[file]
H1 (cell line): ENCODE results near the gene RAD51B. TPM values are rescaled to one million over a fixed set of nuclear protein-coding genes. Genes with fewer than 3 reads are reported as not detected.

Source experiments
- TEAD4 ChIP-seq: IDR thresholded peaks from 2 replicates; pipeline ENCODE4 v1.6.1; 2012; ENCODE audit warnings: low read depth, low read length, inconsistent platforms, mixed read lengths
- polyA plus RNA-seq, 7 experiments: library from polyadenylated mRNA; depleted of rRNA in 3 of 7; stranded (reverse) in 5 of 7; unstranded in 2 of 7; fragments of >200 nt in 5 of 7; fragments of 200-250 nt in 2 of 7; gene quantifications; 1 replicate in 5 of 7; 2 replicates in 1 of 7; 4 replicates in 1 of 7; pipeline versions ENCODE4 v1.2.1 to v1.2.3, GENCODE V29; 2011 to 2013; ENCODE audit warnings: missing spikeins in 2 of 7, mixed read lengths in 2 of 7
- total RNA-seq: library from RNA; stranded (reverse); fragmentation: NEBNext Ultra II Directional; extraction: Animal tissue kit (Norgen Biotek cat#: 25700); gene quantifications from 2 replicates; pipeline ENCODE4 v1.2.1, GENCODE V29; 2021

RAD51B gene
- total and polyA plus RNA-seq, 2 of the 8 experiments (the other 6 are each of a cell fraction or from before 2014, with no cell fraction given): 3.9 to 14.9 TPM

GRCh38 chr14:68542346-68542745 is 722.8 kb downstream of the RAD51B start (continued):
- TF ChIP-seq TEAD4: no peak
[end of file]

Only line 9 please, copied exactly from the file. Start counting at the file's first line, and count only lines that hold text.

- TF ChIP-seq TEAD4: no peak